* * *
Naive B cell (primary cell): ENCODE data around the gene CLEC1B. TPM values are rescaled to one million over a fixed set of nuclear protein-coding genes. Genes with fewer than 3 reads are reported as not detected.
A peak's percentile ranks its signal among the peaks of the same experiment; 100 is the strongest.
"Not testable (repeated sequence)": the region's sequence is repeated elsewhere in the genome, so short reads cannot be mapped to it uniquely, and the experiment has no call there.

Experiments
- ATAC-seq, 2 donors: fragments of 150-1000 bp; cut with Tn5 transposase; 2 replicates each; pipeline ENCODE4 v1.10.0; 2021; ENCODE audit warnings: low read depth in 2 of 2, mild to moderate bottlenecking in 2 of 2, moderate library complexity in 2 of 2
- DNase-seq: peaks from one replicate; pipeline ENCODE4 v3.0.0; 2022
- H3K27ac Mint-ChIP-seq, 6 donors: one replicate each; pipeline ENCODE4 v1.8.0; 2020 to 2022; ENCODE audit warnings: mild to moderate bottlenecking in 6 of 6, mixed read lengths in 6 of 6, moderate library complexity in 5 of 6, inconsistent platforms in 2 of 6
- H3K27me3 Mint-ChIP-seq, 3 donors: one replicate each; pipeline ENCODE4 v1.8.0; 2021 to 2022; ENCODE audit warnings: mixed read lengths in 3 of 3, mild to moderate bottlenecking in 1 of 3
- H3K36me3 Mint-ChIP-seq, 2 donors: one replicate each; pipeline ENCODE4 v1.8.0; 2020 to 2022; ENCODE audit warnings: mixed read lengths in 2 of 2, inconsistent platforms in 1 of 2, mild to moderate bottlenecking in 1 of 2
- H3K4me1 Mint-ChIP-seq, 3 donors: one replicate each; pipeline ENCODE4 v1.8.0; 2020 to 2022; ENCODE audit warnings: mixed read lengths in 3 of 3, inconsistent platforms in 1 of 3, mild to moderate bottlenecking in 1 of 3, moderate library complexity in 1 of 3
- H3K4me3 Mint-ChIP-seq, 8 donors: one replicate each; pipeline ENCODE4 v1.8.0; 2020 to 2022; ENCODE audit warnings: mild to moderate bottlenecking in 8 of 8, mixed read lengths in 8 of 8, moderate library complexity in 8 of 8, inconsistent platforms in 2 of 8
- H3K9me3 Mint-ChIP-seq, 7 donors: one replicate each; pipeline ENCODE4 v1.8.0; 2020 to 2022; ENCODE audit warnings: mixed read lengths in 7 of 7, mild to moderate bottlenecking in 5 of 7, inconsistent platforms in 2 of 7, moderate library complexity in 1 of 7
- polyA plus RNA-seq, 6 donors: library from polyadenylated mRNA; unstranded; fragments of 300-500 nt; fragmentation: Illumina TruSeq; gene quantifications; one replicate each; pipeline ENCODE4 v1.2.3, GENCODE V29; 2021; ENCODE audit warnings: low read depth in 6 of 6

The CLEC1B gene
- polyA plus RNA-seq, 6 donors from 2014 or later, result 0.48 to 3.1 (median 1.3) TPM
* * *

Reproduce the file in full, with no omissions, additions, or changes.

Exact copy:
Naive B cell (primary cell): ENCODE data around the gene CLEC1B. TPM values are rescaled to one million over a fixed set of nuclear protein-coding genes. Genes with fewer than 3 reads are reported as not detected.
A peak's percentile ranks its signal among the peaks of the same experiment; 100 is the strongest.
"Not testable (repeated sequence)": the region's sequence is repeated elsewhere in the genome, so short reads cannot be mapped to it uniquely, and the experiment has no call there.

Experiments
- ATAC-seq, 2 donors: fragments of 150-1000 bp; cut with Tn5 transposase; 2 replicates each; pipeline ENCODE4 v1.10.0; 2021; ENCODE audit warnings: low read depth in 2 of 2, mild to moderate bottlenecking in 2 of 2, moderate library complexity in 2 of 2
- DNase-seq: peaks from one replicate; pipeline ENCODE4 v3.0.0; 2022
- H3K27ac Mint-ChIP-seq, 6 donors: one replicate each; pipeline ENCODE4 v1.8.0; 2020 to 2022; ENCODE audit warnings: mild to moderate bottlenecking in 6 of 6, mixed read lengths in 6 of 6, moderate library complexity in 5 of 6, inconsistent platforms in 2 of 6
- H3K27me3 Mint-ChIP-seq, 3 donors: one replicate each; pipeline ENCODE4 v1.8.0; 2021 to 2022; ENCODE audit warnings: mixed read lengths in 3 of 3, mild to moderate bottlenecking in 1 of 3
- H3K36me3 Mint-ChIP-seq, 2 donors: one replicate each; pipeline ENCODE4 v1.8.0; 2020 to 2022; ENCODE audit warnings: mixed read lengths in 2 of 2, inconsistent platforms in 1 of 2, mild to moderate bottlenecking in 1 of 2
- H3K4me1 Mint-ChIP-seq, 3 donors: one replicate each; pipeline ENCODE4 v1.8.0; 2020 to 2022; ENCODE audit warnings: mixed read lengths in 3 of 3, inconsistent platforms in 1 of 3, mild to moderate bottlenecking in 1 of 3, moderate library complexity in 1 of 3
- H3K4me3 Mint-ChIP-seq, 8 donors: one replicate each; pipeline ENCODE4 v1.8.0; 2020 to 2022; ENCODE audit warnings: mild to moderate bottlenecking in 8 of 8, mixed read lengths in 8 of 8, moderate library complexity in 8 of 8, inconsistent platforms in 2 of 8
- H3K9me3 Mint-ChIP-seq, 7 donors: one replicate each; pipeline ENCODE4 v1.8.0; 2020 to 2022; ENCODE audit warnings: mixed read lengths in 7 of 7, mild to moderate bottlenecking in 5 of 7, inconsistent platforms in 2 of 7, moderate library complexity in 1 of 7
- polyA plus RNA-seq, 6 donors: library from polyadenylated mRNA; unstranded; fragments of 300-500 nt; fragmentation: Illumina TruSeq; gene quantifications; one replicate each; pipeline ENCODE4 v1.2.3, GENCODE V29; 2021; ENCODE audit warnings: low read depth in 6 of 6

The CLEC1B gene
- polyA plus RNA-seq, 6 donors from 2014 or later, result 0.48 to 3.1 (median 1.3) TPM